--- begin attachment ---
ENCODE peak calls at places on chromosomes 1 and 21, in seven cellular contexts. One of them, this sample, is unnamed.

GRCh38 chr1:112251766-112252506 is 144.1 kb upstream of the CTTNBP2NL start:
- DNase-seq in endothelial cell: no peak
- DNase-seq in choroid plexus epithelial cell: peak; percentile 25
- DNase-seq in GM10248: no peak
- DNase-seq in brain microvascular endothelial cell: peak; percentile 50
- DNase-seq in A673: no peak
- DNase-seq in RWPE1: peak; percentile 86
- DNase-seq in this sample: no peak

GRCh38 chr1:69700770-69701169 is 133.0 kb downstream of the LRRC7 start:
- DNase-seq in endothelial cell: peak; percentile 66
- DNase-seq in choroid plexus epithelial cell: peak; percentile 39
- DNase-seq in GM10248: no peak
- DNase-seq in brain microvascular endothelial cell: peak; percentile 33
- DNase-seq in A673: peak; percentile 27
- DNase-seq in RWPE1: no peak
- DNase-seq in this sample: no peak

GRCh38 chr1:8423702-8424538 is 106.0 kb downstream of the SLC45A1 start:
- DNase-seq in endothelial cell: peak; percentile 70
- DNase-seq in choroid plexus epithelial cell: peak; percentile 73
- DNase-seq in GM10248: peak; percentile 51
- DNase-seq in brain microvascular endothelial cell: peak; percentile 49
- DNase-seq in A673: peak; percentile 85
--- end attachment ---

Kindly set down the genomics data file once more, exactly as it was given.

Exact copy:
ENCODE peak calls at places on chromosomes 1 and 21, in seven cellular contexts. One of them, this sample, is unnamed.

GRCh38 chr1:112251766-112252506 is 144.1 kb upstream of the CTTNBP2NL start:
- DNase-seq in endothelial cell: no peak
- DNase-seq in choroid plexus epithelial cell: peak; percentile 25
- DNase-seq in GM10248: no peak
- DNase-seq in brain microvascular endothelial cell: peak; percentile 50
- DNase-seq in A673: no peak
- DNase-seq in RWPE1: peak; percentile 86
- DNase-seq in this sample: no peak

GRCh38 chr1:69700770-69701169 is 133.0 kb downstream of the LRRC7 start:
- DNase-seq in endothelial cell: peak; percentile 66
- DNase-seq in choroid plexus epithelial cell: peak; percentile 39
- DNase-seq in GM10248: no peak
- DNase-seq in brain microvascular endothelial cell: peak; percentile 33
- DNase-seq in A673: peak; percentile 27
- DNase-seq in RWPE1: no peak
- DNase-seq in this sample: no peak

GRCh38 chr1:8423702-8424538 is 106.0 kb downstream of the SLC45A1 start:
- DNase-seq in endothelial cell: peak; percentile 70
- DNase-seq in choroid plexus epithelial cell: peak; percentile 73
- DNase-seq in GM10248: peak; percentile 51
- DNase-seq in brain microvascular endothelial cell: peak; percentile 49
- DNase-seq in A673: peak; percentile 85